Year 12 | 21 January 2020 | email@example.com
New analysis from the Wine and Spirit Trade Association (WSTA) has found that the financial benefit that pubs might expect from the beer tax cut will be wiped out by the wines and spirits tax rises, with women bearing the brunt of the costs in both the on- and off-trade.
New analysis shows that if alcohol sales in the on-trade continue at a similar level to last year, pubs, clubs and bars will be paying almost £34m extra in tax in 2013/14 compared to 2012/13. By continuing the duty escalator on all other alcohol products the Chancellor has increased the tax burden across the entire trade by £292m.
Introduced in 2008, the alcohol duty escalator increases taxation by 2% above retail price index inflation each year. The latest 5.3% tax increase announced in Budget 2013 added another 10p to a bottle of wine and 53p to a litre bottle of spirits. Since the introduction of the duty escalator, wine duty has increased by 50% and spirits duty by 44% – adding an additional 67p to a bottle of wine and £2.38 to a 70cl bottle of vodka in just five years.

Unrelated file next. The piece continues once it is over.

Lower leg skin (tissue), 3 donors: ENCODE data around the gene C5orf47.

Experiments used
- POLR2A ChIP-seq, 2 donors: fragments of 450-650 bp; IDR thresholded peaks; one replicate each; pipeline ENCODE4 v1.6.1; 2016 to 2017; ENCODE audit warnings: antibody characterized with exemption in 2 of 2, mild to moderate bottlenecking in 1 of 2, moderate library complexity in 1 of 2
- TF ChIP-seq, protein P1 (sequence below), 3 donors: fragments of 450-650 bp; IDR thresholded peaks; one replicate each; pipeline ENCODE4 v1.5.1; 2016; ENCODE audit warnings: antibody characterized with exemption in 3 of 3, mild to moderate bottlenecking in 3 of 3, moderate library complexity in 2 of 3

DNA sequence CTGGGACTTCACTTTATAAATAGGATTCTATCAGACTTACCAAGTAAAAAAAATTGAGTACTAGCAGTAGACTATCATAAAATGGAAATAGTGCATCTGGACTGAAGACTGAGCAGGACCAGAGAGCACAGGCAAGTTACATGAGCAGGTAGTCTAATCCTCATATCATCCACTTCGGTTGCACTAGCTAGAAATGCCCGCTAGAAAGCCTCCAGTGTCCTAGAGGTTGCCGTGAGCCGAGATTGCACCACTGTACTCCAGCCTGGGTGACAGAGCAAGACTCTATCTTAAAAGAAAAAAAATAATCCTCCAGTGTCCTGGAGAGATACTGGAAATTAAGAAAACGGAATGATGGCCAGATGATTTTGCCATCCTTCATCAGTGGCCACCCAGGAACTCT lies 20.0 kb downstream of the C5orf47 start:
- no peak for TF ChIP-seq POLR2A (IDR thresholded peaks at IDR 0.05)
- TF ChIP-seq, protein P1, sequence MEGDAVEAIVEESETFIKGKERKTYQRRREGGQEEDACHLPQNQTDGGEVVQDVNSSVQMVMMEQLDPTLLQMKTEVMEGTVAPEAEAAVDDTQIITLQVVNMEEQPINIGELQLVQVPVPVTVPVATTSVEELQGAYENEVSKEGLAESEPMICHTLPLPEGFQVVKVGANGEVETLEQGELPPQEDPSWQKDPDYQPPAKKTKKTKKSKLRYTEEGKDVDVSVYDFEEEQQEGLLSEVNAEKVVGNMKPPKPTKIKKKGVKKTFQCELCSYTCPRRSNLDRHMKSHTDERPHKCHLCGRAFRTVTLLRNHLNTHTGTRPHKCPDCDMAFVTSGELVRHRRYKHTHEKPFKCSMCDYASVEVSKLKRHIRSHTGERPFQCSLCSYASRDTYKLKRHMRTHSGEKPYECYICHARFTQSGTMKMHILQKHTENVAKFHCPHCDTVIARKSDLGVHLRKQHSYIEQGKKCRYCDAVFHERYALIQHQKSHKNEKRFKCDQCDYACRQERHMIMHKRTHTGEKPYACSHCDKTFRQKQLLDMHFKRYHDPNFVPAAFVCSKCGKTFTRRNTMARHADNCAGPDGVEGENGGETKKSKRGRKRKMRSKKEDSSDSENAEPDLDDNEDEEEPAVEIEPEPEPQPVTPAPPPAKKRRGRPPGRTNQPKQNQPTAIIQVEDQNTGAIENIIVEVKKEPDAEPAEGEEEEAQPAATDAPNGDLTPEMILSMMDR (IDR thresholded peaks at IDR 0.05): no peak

Women are expected to be hardest hit by these price rises, paying out some £65m more than men – 61% of the total. Figures show that 63% of what women drink is wine, compared to 33% for men. Women also drink more spirits than men – 22% compared to 13%. In comparison, 51% of what men drink is lager or ale – while this figure sits at 8% for women.
WSTA CEO Miles Beale said: "The Chancellor aimed to support pubs with a tax cut for beer in the Budget, but the fact is that his tax rises of over 5% on wines and spirits will wipe out the tax cut for beer and add another £34m to the tax bill for the on-trade. We are concerned that women look set to be penalised by wine and spirits price increases across the board, simply because they make different choices about what to drink."
by S. C.
23 april 2013, World News > Europe